Climbing frames, children, and centrifugal moments

A career is a climbing frame, not a ladder, writes Denise Turner, CEO of Route.

Denise Turner

CEO Route


I am sitting at the Newsworks’ Manchester conference in 2015. The room is quiet, the spotlights dazzle, I have a notebook ready, but I’m too moved to write any notes. Our audience of hundreds of people has just heard The Times’ chief investigative reporter Andrew Norfolk reveal on stage for the first time how he uncovered the systematic sexual abuse of white teenagers by men of mainly Pakistani background in Rotherham and other Northern towns. He also set out the complicity of social workers, police and local councillors who failed to stop the grooming, for fear of being accused of racism. As Andrew told it, quietly and without a trace of ego, if newsbrands didn’t tell this and other controversial stories, who would?

This was for me, in a terrifying way, a spine-tingling career moment, evidence of the power of the media as a force for change.

Having managed over 30 years in advertising and moved from Newsworks to be CEO of Route almost a year ago, I have been reflecting quite a bit lately on what a fulfilling career looks like, navigating life changes and making the most of opportunities. That led me to three conclusions.

If you think a career is a ladder, you’ll look down and fall off.

Denise Turner, CEO of Route

A career is a climbing frame, not a ladder

If you think a career is a ladder, you’ll look down and fall off (or at least I know I would!).

Careers are about learning, developing, and getting new skills. So, I prefer to think of a career as a climbing frame. It’s not straight up (or down) but rather an exploration of different possibilities. My now 17-year-old daughter taught me this – she was - and still is - fearless on a climbing frame. She just went for it! I started off in a very traditional media research role, but for me it was never a back-room function, what I did had to make a difference to the outcomes for clients.

So sometimes you must move what seems like sideways, but you learn new skills, you cement knowledge, and you gain a rounded view of the advertising world.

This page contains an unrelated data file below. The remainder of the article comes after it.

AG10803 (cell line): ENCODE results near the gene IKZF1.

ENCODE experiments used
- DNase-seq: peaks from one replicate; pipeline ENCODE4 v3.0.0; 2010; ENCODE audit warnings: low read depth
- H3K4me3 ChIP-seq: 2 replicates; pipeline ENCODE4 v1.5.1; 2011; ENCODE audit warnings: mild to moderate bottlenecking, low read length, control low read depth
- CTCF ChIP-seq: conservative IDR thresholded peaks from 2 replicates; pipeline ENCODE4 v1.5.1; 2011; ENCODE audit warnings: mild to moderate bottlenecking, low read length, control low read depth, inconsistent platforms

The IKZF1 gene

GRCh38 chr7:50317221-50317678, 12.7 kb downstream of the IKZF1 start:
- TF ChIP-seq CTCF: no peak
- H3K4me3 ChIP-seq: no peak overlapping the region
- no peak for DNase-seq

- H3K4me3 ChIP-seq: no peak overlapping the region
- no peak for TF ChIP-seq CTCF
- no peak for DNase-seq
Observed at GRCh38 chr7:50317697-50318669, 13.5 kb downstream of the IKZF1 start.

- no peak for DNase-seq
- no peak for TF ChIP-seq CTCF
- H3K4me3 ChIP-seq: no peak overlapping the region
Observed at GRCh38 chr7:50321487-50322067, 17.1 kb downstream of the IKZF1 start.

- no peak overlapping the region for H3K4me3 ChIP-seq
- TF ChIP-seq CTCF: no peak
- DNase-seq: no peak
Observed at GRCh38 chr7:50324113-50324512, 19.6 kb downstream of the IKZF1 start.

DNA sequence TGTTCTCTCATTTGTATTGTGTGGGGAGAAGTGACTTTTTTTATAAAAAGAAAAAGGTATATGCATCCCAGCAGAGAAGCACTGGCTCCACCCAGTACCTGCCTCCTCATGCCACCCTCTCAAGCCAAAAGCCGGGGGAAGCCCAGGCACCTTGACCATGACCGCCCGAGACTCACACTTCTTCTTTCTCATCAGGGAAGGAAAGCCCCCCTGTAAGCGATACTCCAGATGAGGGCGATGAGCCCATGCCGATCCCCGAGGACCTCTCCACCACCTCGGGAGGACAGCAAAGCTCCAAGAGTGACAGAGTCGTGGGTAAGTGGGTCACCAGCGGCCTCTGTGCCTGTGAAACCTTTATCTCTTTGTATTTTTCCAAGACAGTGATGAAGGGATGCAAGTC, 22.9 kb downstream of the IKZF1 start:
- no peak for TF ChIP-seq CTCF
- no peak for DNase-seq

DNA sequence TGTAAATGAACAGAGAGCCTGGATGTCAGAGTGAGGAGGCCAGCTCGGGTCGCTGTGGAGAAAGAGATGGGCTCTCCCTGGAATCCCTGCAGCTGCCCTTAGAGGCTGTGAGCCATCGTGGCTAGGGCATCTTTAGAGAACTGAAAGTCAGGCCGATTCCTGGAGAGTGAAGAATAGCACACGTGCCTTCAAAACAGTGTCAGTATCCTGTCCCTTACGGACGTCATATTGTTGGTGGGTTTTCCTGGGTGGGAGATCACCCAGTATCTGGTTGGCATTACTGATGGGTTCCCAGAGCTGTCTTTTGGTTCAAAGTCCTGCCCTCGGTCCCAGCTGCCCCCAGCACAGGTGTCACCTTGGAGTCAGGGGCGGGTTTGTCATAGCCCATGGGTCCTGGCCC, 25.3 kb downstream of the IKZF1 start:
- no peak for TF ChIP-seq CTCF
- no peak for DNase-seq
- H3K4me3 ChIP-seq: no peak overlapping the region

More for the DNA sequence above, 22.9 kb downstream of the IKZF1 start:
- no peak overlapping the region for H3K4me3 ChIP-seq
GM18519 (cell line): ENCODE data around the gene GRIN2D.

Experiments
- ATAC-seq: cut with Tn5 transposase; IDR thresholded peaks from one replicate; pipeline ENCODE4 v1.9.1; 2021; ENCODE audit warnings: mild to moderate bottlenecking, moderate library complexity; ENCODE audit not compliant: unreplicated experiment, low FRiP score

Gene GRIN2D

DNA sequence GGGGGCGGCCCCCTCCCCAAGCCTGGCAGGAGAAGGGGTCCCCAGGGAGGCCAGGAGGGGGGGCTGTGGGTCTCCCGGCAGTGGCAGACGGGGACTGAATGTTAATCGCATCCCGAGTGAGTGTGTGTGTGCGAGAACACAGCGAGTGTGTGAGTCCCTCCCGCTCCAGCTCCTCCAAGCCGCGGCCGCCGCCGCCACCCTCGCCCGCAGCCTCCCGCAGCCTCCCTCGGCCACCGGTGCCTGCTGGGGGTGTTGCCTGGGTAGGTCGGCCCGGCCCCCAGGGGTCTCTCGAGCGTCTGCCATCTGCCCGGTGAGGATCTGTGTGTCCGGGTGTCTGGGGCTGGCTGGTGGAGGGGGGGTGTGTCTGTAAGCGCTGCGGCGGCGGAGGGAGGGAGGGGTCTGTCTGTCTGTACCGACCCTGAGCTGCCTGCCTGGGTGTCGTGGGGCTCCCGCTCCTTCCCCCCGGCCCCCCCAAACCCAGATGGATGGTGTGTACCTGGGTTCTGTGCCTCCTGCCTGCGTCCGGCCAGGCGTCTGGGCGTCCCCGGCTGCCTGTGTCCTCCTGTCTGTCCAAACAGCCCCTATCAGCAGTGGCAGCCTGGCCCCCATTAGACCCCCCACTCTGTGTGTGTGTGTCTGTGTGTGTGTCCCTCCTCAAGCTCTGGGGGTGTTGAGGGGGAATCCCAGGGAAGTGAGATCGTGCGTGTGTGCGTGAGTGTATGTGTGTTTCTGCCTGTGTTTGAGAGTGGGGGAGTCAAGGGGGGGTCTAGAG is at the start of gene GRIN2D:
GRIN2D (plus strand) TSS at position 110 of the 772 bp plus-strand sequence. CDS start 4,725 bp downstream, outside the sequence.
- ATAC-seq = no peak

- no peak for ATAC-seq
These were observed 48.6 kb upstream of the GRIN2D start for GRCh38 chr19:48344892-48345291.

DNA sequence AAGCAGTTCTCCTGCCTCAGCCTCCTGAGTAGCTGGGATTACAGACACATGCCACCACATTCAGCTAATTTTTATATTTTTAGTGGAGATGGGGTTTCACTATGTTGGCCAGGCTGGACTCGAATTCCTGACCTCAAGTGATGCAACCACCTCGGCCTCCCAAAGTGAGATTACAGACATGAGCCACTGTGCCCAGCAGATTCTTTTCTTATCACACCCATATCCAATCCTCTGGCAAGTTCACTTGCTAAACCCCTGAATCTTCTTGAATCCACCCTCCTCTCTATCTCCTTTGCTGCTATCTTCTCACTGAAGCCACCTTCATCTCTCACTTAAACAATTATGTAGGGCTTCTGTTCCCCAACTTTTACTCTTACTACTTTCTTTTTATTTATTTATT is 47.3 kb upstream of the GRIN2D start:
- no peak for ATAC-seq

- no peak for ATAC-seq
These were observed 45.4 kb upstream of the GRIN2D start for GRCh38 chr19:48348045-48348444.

Having children changes your life forever.

That’s obvious of course, but for me it highlights how we balance personal and work lives (spoiler alert, the two should never be mutually exclusive.) I listened to a podcast recently where the host said something so true. “In parenthood the days are long, but the years are short”. My children are now 19 and 17 and I truly can’t believe where those years have gone. But they have always been involved in my work. 

My advice to women and men is to let your kids see what you do when you’re not at home with them (or nowadays when you shut the door to your home office!). My kids played several starring roles in media pitches when I was at Havas. When we pitched for YouView, aged 7 and 5 at the time, they recorded a version of the TalkTalk idents for The X Factor. My daughter still talks proudly about losing her first tooth at the Havas kids Christmas party. Now studying Sociology A level, she says: “Of course, Mum, working women are not a homogenous mass”. She’s a researcher in the making! What have I done?

Centrifugal moments

There are moments in your career which change the direction, and you need to be open to that. Many years ago, I sat opposite the wonderful late Tessa Jowell at a dinner, another one of the most memorable days of my life. She talked about centrifugal moments, and for her a moment which altered the trajectory of her life and the UK’s. She recalled having to choose between going to her 4-year-old son’s sports day or presenting a bill at Parliament. She truly thought she would have to stop being an MP. Another MP, on hearing this, said he would deliver the bill for her, so she could go to the sports day. Tessa then went on to fight for the Olympics to come to London for 2012. What a moment, and what a legacy.

I’ll never forget my centrifugal moments and I hope your career offers at least one, because they define your choices and make you think beyond the day to day. If you haven’t had one yet, be open to it.

Guest Author

Denise Turner

CEO Route


Appointed Chief Executive in July 2022, Denise leads the team at Route Research which is the official source for out-of-home audiences in Great Britain since 2013. She was most recently the Director of Research and Insight at Newsworks. She is known for having a deep expertise in media research and previously held roles as Chief Insight Officer at Havas Media Group and Head of Research at Starcom. Holder of a highly coveted IPA Fellow award, Denise says: "I am very lucky to be able to ask why for a living".

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